RH, the academe, and human rights

is the subject of my Trade Tripper column in this Friday-Saturday issue of BusinessWorld:

To those actively participating in the national conversation regarding the RH Bill, a constant source of frustration is discussing the same with somebody who keeps shifting ground while one is in the middle of directly addressing a particular issue. Deliberate tact or not, it unfortunately prevents intelligent discourse in what is clearly an important national subject.

That problem again came up when the Catholic Bishops’ Conference of the Philippines urged "Catholic" universities to adhere faithfully to Church teachings. It was a logical, reasonable enough request: like simply telling a history teacher to teach history or a math teacher to teach math. But that CBCP statement met with almost hysterical reaction from certain quarters, particularly those advocating for the RH Bill. Commentators supposedly more circumspect are now seen labeling the Bishops the "Taliban," or of reviving the "inquisition," or "waging a just war."

But did the CBCP cross the line in making that call as they did? Religious freedom is a confirmed international human right. As the UN Declaration of Human Rights provides: "Everyone has the right to freedom of thought, conscience and religion; this right includes freedom to change his religion or belief, and freedom, either alone or in community with others and in public or private, to manifest his religion or belief in teaching, practice, worship and observance." This is expanded by the later International Covenant on Civil and Political Rights to include: "respect for the liberty of parents and, when applicable, legal guardians to ensure the religious and moral education of their children in conformity with their own convictions."

So the Bishops, like anybody else, had the right to say what they said. Note that the Bishops were not asking people to obey without thinking or coercing them to let go of their conscience. All they were asking is for Catholic universities (or at least those who say they are Catholic academic institutions) to teach Catholic doctrine correctly.

But doesn’t this violate academic freedom? The answer is no. It’s not even the issue. Does the Church, through its Bishops (mandated, as declared in the Catechism, as the "authentic teachers of the apostolic faith"), have the right to determine what is Catholic doctrine from what isn’t? Of course it does. And our Supreme Court recognized this right through a long line of cases: from the right of the religious to "proselytize" (American Bible Society case) to the fact that the State should not interfere with any religions’ beliefs, creeds, or doctrines (see Islamic Da’wah, Seventh Day Adventists, and Ebranilag cases).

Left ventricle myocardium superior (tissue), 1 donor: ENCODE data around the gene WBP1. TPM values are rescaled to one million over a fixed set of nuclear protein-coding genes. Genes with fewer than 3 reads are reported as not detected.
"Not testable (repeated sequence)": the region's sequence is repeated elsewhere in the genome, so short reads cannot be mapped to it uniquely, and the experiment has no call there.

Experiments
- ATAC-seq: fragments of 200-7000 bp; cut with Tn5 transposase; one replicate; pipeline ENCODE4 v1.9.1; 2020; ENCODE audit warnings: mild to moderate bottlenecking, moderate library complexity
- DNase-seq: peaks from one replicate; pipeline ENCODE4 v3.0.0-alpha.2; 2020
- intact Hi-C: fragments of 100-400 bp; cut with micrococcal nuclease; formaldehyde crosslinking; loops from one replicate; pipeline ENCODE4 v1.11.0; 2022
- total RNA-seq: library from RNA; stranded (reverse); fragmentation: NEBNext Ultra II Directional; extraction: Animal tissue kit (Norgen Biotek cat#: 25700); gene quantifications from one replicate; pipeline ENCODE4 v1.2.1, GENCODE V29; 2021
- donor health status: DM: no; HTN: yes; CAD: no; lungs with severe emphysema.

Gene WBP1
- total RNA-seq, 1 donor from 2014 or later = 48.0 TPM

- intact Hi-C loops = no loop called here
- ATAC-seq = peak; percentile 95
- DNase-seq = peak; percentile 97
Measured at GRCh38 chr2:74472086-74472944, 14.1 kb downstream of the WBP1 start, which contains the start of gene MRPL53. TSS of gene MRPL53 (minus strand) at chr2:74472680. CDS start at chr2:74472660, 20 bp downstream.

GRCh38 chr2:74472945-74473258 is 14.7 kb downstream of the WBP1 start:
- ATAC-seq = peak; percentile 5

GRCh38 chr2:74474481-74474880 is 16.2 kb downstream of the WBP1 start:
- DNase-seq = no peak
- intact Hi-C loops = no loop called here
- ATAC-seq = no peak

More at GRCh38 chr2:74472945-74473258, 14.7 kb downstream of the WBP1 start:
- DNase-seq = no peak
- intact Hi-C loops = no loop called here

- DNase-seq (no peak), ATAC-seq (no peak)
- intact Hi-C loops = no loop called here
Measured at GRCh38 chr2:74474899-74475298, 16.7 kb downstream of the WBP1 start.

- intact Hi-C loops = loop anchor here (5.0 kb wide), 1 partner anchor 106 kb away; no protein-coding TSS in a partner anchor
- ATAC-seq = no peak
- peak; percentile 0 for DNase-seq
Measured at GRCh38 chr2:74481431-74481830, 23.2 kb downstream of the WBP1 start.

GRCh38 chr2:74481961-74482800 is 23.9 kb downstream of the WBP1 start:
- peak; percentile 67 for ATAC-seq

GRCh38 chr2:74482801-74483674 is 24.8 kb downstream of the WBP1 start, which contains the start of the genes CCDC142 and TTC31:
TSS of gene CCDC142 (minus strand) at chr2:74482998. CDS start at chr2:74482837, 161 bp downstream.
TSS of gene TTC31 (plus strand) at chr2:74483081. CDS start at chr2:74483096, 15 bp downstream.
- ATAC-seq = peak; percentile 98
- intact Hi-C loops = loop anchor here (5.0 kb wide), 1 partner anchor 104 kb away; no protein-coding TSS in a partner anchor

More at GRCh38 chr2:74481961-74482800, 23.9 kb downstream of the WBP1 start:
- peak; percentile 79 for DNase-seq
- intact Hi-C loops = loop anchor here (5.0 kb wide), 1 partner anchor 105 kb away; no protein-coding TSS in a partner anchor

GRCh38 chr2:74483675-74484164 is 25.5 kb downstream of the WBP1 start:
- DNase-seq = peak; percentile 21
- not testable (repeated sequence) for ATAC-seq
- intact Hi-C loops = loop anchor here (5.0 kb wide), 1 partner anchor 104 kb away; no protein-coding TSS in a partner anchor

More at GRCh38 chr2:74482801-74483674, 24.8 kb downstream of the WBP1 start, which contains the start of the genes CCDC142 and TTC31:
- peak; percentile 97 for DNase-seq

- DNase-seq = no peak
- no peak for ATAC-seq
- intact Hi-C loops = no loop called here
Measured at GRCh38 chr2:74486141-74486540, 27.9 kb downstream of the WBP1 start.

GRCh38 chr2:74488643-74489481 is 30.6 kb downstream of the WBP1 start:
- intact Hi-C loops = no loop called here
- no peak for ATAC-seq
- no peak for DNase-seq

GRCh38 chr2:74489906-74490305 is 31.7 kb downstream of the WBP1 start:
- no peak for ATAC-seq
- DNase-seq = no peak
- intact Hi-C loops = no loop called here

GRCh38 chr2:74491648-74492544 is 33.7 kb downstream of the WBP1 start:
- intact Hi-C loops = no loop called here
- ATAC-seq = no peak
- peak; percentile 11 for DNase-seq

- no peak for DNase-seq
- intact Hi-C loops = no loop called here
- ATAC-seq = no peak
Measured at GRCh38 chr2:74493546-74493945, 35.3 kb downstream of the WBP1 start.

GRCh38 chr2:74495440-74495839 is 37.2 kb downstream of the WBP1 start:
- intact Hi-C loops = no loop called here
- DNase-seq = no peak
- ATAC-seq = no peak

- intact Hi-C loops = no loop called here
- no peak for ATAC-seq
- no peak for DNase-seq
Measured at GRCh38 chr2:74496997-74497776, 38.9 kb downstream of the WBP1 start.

The Catholic Church’s teachings are succinctly and widely available in compiled form in the Catechism of the Catholic Church. Do the Catholic Church and Catholic universities have the right to have that taught to its students? Yes. It’s a constitutional and human right as mentioned above. Do Catholic universities have the right to direct how that particular subject is taught, who teaches it, and retain who it thinks is fit to teach it? Yes. Again a constitutional and international human right; further discussed in Article XIV of the Constitution and elucidated by the Supreme Court in cases such as Miriam College Foundation and Alfredo de Torres.

And let’s not forget: nobody is forcing anybody to study or teach in those schools.

As mentioned above, academic freedom is not even actually the issue. It is academic or intellectual honesty, and respect for the contractual rights of the university and of the parents who enrolled their children in a Catholic school expecting a Catholic education. Again, nobody is telling anybody not to teach what he or she doesn’t want. But it’s simply dishonest and wrong for one to teach against Church doctrines and then pass that off as Catholic doctrine. Teach that if you want but call it something else. Call it "Liberation Theology" or "Critique of Church Teachings from the Marxists Perspective." Anything. But don’t call it "Catholic." In short, if a teacher was asked (and he agreed) to teach Catholic doctrine, then that teacher is contractually obliged (either to the school administration or to the students or to the students’ parents) to teach it. Not doing so could simply result in civil (or possibly even criminal) liabilities.

Contrast that established right to religion with that oft-repeated claim that access to contraceptives is an international human right. It is most definitely not. There is no treaty that ever mentions contraception nor is there any binding international norm that requires States to supply contraceptives (see White Paper on Family Planning by the World Youth Alliance). "Reproductive Health" is a right but that term is not synonymous with contraception. And international law clearly does not require the need for reproductive health to be fulfilled merely through contraception.

In the end, it’s good to remember Cardinal Newman’s dictum: our "conscience has rights because it has duties." For our students’ sake, lessening our egos and developing rational thought would be quite helpful indeed.